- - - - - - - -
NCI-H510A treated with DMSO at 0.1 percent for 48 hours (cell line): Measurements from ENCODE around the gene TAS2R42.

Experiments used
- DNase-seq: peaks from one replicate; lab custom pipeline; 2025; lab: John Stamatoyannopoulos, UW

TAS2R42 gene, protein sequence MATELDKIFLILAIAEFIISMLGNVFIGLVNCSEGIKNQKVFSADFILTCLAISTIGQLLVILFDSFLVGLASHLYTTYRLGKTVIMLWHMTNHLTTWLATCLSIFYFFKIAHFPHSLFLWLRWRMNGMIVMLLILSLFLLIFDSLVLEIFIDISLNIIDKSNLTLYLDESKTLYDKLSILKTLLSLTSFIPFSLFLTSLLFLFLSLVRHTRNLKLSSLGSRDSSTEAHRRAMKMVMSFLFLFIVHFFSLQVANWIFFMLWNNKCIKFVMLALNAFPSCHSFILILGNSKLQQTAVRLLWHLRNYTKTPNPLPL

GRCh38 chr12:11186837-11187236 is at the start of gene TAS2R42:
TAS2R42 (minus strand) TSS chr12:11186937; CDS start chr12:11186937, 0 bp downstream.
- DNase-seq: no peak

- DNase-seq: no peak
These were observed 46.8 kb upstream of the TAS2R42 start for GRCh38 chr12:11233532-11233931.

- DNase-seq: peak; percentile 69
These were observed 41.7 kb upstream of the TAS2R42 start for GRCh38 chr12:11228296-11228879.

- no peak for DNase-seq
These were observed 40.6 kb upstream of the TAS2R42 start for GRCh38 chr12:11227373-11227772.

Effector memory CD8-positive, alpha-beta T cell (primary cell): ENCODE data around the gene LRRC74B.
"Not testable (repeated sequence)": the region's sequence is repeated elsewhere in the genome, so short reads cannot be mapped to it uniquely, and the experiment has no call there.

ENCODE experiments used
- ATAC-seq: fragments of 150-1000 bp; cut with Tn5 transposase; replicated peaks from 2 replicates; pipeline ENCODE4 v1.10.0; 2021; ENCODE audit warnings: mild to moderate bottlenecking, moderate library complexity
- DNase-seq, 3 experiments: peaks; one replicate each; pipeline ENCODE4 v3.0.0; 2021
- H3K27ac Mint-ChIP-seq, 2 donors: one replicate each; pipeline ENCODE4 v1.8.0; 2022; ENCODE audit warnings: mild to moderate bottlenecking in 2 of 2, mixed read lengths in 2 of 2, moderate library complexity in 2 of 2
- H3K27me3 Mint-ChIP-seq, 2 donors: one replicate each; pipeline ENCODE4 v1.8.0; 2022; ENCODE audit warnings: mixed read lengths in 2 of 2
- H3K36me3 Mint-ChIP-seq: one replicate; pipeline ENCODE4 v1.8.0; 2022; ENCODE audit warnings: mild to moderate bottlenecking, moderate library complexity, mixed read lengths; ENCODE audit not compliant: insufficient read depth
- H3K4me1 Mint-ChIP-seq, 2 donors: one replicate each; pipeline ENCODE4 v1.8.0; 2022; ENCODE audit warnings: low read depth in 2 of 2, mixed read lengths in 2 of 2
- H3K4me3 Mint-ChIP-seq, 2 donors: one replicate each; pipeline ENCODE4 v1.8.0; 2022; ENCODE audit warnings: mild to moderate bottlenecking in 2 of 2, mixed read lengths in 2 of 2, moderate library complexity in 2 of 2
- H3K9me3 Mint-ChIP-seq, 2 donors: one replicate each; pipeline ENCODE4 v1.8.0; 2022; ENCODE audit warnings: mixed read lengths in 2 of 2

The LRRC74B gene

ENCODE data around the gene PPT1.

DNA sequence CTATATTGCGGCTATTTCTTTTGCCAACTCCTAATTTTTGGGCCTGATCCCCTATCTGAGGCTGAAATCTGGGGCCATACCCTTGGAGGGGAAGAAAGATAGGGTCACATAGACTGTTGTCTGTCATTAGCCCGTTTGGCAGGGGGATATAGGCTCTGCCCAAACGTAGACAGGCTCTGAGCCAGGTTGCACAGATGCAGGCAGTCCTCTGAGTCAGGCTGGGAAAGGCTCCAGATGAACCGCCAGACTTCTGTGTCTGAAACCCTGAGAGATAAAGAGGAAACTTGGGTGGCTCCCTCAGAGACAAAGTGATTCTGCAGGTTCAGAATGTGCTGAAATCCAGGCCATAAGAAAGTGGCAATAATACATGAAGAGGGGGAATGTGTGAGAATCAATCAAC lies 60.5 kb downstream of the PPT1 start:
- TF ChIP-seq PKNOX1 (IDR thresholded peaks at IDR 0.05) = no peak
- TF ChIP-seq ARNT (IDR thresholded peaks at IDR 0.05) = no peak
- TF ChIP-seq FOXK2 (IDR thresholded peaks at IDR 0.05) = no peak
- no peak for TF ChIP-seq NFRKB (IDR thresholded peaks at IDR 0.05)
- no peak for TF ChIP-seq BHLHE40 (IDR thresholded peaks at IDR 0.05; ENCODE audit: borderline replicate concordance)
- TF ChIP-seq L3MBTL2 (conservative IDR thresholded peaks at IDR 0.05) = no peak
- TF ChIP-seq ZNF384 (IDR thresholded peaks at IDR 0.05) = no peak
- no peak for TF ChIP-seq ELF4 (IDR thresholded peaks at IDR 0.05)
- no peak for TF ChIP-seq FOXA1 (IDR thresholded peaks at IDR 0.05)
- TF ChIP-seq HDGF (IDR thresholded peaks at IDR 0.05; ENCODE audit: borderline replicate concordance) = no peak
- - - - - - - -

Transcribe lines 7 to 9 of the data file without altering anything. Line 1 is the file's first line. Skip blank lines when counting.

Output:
- DNase-seq: no peak

- DNase-seq: no peak
These were observed 46.8 kb upstream of the TAS2R42 start for GRCh38 chr12:11233532-11233931.